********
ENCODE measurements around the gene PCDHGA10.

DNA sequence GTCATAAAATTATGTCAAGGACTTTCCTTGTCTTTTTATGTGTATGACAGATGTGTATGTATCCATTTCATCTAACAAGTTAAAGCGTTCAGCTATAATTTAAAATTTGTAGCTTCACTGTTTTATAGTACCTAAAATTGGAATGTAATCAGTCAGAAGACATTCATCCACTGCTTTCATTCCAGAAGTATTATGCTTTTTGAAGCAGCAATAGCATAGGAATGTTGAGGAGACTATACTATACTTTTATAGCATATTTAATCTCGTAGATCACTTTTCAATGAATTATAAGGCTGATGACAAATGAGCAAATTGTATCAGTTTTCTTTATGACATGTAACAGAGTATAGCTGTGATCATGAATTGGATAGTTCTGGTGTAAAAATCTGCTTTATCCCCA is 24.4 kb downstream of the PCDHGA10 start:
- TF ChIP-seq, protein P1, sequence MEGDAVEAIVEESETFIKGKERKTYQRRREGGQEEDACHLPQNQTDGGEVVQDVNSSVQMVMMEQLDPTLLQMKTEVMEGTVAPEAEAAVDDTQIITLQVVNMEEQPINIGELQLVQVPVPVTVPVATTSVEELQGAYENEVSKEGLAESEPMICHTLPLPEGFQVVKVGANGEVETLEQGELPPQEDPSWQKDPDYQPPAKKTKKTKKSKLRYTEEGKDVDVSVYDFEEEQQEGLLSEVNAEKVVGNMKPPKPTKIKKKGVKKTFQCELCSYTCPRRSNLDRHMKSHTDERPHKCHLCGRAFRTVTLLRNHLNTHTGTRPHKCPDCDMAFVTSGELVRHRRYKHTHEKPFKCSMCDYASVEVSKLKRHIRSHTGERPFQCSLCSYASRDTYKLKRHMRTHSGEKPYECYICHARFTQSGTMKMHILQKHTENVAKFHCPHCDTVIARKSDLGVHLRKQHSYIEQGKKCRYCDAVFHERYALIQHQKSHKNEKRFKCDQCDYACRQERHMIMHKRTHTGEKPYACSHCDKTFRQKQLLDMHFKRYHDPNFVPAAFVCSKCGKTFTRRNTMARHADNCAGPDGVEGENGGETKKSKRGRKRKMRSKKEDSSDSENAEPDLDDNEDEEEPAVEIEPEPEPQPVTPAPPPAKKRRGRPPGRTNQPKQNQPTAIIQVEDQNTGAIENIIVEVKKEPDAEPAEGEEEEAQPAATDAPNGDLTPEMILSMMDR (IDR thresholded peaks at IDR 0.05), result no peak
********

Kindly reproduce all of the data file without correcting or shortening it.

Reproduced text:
ENCODE measurements around the gene PCDHGA10.

DNA sequence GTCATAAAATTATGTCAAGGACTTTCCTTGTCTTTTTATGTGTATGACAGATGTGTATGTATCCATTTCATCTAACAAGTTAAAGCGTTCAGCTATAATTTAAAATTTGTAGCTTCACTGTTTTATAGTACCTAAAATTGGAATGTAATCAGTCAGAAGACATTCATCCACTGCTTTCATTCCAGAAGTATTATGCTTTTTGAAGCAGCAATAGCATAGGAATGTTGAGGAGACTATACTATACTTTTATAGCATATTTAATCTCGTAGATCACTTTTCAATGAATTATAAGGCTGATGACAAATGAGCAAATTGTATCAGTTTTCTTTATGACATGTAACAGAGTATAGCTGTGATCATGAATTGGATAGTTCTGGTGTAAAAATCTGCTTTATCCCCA is 24.4 kb downstream of the PCDHGA10 start:
- TF ChIP-seq, protein P1, sequence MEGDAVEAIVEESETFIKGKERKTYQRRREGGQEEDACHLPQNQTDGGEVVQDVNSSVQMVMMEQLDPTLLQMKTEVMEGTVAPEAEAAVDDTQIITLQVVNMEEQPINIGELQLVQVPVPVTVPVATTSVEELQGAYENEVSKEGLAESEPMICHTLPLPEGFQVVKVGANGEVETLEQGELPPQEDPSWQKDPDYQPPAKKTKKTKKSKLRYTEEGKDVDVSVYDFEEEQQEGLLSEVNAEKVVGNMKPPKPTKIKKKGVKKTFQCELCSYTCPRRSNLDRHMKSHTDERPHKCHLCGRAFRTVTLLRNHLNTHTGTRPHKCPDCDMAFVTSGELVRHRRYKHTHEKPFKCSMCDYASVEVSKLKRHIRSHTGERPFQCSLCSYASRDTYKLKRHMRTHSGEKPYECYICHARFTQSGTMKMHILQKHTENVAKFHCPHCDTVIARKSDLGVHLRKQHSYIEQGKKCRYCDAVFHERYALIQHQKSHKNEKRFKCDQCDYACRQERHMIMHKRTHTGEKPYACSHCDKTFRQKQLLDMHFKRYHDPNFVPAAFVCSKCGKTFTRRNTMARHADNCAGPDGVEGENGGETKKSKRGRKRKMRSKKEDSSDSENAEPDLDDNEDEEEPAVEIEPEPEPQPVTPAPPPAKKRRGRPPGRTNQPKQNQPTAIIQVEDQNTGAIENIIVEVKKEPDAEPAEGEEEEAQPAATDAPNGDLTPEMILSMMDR (IDR thresholded peaks at IDR 0.05), result no peak